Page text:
A confederacy of dunces. If he were still alive, John Kennedy Toole would surely admire the coverage in the financial media on Exxon Mobil (XOM) . Going into yesterday's dividend announcement, the CoD seemed to miss the fact that Exxon had maintained its dividend in its April announcement, which is typically the time of year when Exxon sets its dividend rate for the following four payments. But those always-alert sleuths with the exception of one (yeah, it was me) failed to note that Exxon had maintained its $0.87 per share dividend in April 2020. If they were going to cut the dividend, they would have done it already.
You could spin yesterday's announcement negatively, as Reuters and many others did, and note that Exxon was not raising its dividend in 2020 (you should have figured that out in April.) Or you could say "holy *#$*" this company is STILL going to pay a dividend that produces a yield north of 10%. That's a huge premium to the S&P 500, which multpl.com has at a current dividend yield of 1.78%.
Exxon is a true yield play in a market which has very few. Could they have scrounged through the cash cushions in Irving, Texas in April and found enough to go to $0.88 from the current rate of $0.87 and stopped those idiotic articles from being written? I suppose so, but in the era of Covid-19 financial conservatism is warranted.
But is paying a dividend a wise idea in a quarter in which the consensus (I am using WSJ figures here) sits at a loss of $0.26 with a range from breakeven to a loss of $0.45 per share? As the motto of my firm states, "cash flow never lies."
Excluding a weird, non-cash cash adjustment for higher commodity pricing, Exxon generated $5.9 billion in after-tax cash flow in the second quarter. That easily covered the $3.7 billion Exxon paid out in dividends in the second quarter, and I expect a similar ratio to be revealed when 3Q earnings are released Friday morning.
Being a long-term Exxon shareholder is not like living in a world filled with unicorns, flowers and candy. Trust me. But the real returns my clients and I have realized from collecting and reinvesting Exxon's dividends have allowed us to basically own the stock for free. Counting the fourth quarter's dividend (to be paid on December 10th to shareholders of record as of November 12th), XOM will have paid out $33.18 in dividends since the beginning of 2008. Yet even today's "jump" in the share price has only brought XOM to $32.26.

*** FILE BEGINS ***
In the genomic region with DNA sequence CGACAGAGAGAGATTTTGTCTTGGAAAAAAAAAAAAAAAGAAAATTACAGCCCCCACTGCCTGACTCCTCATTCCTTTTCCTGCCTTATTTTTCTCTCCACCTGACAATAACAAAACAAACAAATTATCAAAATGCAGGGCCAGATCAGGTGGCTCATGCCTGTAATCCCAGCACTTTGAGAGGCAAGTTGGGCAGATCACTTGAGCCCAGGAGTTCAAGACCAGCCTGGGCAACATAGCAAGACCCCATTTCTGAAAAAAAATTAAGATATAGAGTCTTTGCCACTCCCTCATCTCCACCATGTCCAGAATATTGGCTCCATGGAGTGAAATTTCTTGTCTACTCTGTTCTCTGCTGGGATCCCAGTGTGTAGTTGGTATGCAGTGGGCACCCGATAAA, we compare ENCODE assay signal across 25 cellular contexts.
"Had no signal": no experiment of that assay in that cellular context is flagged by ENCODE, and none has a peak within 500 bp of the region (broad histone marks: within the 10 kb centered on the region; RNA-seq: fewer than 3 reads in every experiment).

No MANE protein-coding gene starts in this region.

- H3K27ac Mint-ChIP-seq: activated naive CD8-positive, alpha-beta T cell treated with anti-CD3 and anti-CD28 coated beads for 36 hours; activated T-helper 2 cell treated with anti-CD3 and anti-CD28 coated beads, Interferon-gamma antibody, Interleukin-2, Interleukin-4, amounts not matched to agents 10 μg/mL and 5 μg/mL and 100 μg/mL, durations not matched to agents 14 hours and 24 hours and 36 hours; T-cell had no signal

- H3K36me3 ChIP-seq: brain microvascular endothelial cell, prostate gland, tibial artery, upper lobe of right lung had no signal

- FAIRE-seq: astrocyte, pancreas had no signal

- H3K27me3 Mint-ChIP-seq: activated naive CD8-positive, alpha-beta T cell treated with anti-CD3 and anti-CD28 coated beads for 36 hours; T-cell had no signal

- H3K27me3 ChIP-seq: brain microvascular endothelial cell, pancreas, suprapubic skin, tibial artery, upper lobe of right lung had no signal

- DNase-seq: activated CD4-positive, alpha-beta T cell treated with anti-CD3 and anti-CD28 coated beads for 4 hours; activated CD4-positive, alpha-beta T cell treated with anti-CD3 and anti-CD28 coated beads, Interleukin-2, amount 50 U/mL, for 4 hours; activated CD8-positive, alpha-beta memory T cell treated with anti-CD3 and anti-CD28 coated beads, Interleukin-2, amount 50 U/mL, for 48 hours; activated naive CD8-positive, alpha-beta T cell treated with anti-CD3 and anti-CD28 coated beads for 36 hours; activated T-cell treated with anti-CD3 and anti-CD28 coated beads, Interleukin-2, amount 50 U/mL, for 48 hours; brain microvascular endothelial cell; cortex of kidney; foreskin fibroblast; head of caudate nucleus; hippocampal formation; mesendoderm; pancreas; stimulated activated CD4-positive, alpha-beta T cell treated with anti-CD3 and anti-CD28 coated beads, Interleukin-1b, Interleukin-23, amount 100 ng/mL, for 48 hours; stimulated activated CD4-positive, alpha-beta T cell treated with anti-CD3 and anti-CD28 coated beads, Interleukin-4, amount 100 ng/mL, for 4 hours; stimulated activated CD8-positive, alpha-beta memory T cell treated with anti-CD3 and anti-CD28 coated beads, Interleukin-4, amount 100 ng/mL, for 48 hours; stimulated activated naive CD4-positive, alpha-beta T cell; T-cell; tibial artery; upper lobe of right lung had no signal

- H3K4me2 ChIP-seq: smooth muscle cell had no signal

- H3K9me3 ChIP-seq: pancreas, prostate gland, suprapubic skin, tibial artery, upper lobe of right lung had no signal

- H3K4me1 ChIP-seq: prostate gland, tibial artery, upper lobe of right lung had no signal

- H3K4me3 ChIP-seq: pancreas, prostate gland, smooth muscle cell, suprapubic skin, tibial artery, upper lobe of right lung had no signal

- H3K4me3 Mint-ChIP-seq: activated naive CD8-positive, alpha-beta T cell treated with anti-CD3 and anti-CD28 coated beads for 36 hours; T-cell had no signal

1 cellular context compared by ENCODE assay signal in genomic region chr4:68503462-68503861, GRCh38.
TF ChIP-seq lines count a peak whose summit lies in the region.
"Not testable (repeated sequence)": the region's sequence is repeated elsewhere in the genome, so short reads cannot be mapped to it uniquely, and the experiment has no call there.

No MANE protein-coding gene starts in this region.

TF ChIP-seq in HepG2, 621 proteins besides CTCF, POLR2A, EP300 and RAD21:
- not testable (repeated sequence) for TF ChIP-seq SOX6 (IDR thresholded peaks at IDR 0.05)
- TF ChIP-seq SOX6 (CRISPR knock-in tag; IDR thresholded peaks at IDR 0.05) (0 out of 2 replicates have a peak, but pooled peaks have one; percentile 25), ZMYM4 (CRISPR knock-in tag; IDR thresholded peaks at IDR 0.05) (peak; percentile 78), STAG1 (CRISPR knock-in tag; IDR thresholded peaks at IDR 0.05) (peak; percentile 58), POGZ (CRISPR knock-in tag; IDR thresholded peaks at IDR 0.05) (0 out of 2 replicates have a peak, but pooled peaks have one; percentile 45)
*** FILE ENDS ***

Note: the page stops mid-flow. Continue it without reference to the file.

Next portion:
So we're playing with house money here. Exxon made over $1.2 billion in its hedge book in the first quarter of 2020. Though the company really should be losing money on hedges every quarter as it did in 2Q20, it is reassuring to know that this company does protect itself against commodity price declines.
Patient investors will be rewarded, even if owning XOM is never "cool" again as it was in the days of their Harley-riding, empire-building ex-CEO, Rex Tillerson.
If you choose not to invest in companies that produce hydrocarbons for environmental reasons, I respect that choice. That said, if you own stocks in tech companies like Twitter (TWTR) (did Jack Dorsey really think going in front of Congress yesterday looking like The Love Guru was a good idea?) whose platforms are used to spread a non-stop flow of hate speech and misinformation, and to promote acts of terrorism and political violence, then you probably shouldn't be too self-righteous about avoiding oil stocks.
Exxon has been around in some form since John D. Rockefeller founded Standard Oil in 1870. I certainly understand that the next 150 years will be different than the preceding 150. XOM will never again be viewed as a growth stock. That's fair, and there is nothing more pathetic than an oil company trying to be "woke."
But there are cash flows to be harvested from XOM. If the financial media cannot understand that and investors struck with the ESG fad choose to ignore it, that just means that the dollar amount needed to purchase a given dollar of XOM's cash flow will remain incredibly low relative to the other sectors of the market. I'll take a safe 10% yield any day.